Located between the small towns of Glen Ellen and Kenwood in Sonoma County, Beltane Ranch was a weekend retreat built in the 1890s for Mary Ellen Pleasant, a Black entrepreneur based in San Francisco.
Sometimes on a trip, you just need somewhere to sleep, maybe near an airport or a historic site. But for a sense of place on your travels, one-of-a-kind spots—especially smaller ones—can offer a chance to learn a little history and be pleasantly surprised by a perk or two not on the standard list of amenities.
Case in point: After nearly a year of pandemic restrictions and living and working in a little apartment, I wanted a quiet escape last winter. Someplace easy to get to, just for a night. I’d even splurge a bit for a change of scenery.
Five or six years earlier, when I’d lived further away, I’d come across Beltane Ranch in my search for a weekend getaway but never gotten there. Now, more eager than ever for a break from city noise, I found no openings. Finally, I called to ask about availability. Yes, they were completely booked for weekends through the next few months, but I could get a Friday night in January. Fine. But before January arrived, COVID had made a stay unfeasible. How about February? OK. Then there was a construction delay. (I appreciated that the staff was honest about possible noise, as I’d said I wanted quiet.) How about March? Please.
Located between the small towns of Glen Ellen and Kenwood in Sonoma County, Beltane Ranch was a weekend retreat built in the 1890s for Mary Ellen Pleasant, a Black entrepreneur based in San Francisco, where she lived in a mansion. (Beltane Ranch is about an hour’s drive north of San Francisco.) Pleasant rose from servant to active abolitionist and later a wealthy businesswoman; she claimed to have helped fund efforts by the radical abolitionist John Brown before the Civil War, and the inscription on her gravestone in Napa reads, “She was a friend of John Brown.” Today, a tiny San Francisco park hails her as “the mother of civil rights in California.” When the New York Times recently presented obituaries of people overlooked by history, among those it featured was this self-made millionaire: Mary.
The ranchland already had vineyards growing from cuttings from France. Pleasant had many interests and investments, but she was not an aspiring winemaker; she was drawn by the serene and scenic setting. Following a few different owners and uses, the ranch house returned to its origin as a retreat; it was opened as the area’s first bed-and-breakfast in 1972. But all along, it has remained a working ranch of 100 acres, and the same family has operated it for 75 years. They produce Beltane wine and olive oil, and the peaceful grounds offer a firepit, hammock, garden, tennis court, even a few donkeys, with “feed ’em yourself” carrots on supply.
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My upstairs corner suite included some old-fashioned touches: an actual key, not a card, for the door, a handsome claw-foot tub, fresh flowers grown on site in both rooms. It was the same building Mary Ellen Pleasant had lived in, but it was hardly rustic. From the verandah, I saw farmland, distant hills, coastal oaks, and other greenery, a bucolic scene that seemed much as it would have been in the late 19th century, although there was now a highway, instead of a train, to reach the area.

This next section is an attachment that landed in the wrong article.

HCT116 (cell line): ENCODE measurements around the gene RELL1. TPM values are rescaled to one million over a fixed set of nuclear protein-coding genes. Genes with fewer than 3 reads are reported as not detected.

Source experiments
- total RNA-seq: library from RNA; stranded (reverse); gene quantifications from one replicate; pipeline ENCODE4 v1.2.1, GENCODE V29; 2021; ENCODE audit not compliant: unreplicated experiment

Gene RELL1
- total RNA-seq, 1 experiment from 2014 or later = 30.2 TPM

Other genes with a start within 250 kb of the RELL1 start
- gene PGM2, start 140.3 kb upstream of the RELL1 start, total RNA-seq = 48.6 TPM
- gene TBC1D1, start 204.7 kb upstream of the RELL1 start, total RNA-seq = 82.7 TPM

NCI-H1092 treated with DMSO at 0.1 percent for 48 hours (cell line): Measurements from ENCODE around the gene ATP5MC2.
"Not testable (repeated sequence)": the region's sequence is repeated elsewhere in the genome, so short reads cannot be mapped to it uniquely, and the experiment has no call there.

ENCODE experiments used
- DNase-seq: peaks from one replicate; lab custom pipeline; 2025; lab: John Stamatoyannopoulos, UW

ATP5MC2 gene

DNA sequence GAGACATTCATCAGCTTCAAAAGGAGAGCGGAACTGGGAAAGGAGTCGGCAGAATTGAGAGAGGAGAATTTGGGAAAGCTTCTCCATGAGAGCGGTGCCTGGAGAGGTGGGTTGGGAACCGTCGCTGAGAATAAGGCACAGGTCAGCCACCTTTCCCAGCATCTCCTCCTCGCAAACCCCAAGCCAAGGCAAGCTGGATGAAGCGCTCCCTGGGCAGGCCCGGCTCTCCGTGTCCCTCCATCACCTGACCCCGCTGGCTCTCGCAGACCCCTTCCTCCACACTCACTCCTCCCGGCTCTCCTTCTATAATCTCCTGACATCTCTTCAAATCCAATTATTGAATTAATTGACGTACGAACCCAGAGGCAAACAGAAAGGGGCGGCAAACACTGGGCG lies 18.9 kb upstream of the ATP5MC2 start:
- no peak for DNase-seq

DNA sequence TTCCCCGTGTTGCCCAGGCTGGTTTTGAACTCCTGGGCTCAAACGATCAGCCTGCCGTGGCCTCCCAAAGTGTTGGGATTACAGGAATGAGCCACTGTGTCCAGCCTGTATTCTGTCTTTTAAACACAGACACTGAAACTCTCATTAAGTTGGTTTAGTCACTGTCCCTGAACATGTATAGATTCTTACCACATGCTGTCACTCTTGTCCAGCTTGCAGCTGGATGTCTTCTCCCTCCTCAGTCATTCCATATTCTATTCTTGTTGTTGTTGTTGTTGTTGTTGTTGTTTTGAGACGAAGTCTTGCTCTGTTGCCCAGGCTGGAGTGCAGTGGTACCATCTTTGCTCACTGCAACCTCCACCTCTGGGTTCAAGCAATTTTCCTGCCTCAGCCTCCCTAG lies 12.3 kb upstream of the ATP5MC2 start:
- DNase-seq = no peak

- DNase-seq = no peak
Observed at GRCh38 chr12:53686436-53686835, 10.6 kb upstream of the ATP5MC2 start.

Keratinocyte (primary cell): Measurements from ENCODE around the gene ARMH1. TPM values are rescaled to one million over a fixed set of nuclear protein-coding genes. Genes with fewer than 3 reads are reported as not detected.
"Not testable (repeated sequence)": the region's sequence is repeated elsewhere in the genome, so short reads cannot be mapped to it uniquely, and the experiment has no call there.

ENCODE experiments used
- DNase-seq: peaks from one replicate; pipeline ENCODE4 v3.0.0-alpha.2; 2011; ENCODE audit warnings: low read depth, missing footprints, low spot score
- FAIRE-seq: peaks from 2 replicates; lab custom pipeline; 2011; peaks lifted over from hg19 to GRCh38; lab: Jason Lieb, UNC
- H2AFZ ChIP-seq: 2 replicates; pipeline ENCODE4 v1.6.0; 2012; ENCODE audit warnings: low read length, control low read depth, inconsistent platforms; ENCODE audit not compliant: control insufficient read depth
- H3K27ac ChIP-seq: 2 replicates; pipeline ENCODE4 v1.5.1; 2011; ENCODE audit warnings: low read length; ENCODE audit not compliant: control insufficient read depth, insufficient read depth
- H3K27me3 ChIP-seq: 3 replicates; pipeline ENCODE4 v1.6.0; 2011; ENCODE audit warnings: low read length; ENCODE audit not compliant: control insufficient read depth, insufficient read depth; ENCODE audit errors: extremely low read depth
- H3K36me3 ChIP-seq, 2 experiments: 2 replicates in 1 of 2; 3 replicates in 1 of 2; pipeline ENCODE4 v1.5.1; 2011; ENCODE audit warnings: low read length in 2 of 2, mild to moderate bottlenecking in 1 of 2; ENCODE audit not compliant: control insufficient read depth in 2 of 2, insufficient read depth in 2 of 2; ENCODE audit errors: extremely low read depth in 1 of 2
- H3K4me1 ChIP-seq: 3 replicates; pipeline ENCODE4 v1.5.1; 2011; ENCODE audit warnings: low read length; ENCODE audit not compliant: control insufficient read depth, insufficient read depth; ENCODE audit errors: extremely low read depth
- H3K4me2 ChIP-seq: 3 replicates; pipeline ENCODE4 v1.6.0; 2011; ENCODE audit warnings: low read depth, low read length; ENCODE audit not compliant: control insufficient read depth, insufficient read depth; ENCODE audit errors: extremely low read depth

Although the ranch is also open to those with reservations for winetasting, I saw more animals on the grounds than people. With warmish weather for March, I wanted to be outdoors. I rested in the hammock, enjoying a sky filtered by oak branches, but couldn’t stay still. I’d been doing that for months. So I explored the property on foot, stopping at a barn to chat with a woman grooming a horse. As I got further from the ranch house, I spotted bee hives and wandered along bumpy country lanes with no cars.
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When I returned to the main house, it was still early for dinner (Beltane serves breakfast only; I would be driving to nearby Kenwood for my first restaurant dinner since the pandemic started. Not indoors but with live music.) While I lingered outdoors, I found a staff member with a baby sheep in her arms. As I greeted the sheep, I learned he’d become a local celebrity: On that Saturday, he was literally front-page news in the local paper. He’d been born on Valentine’s Day and his name was Wally. (And it took me awhile to get the reference: Wally Lamb, author of two novels selected by Oprah’s Book Club.) Wally was the second of twins but slow to arrive; hours passed. By the time he emerged after his sibling, his mother had lost interest in him. So Wally was being raised by the staff and fed from a bottle. (He now has his own web page.)
It was a brief but memorable reminder that life went on before and during the pandemic. Happy just to be somewhere new and outside, I asked to sample one of the Beltane red wines they were pouring. From my socially distanced Adirondack chair, I sat and sipped and watched as Wally followed another staff member, trailing along like a fluffy puppy. After a grim, limited winter, I savored the moment.
Later, I visited the ranch’s flock of sheep; their job is to eat the weeds in the vineyards, part of the sustainable farming Beltane promotes. I also paid calls on the two longhorns and the donkeys. Too soon, my stay at the ranch was over.
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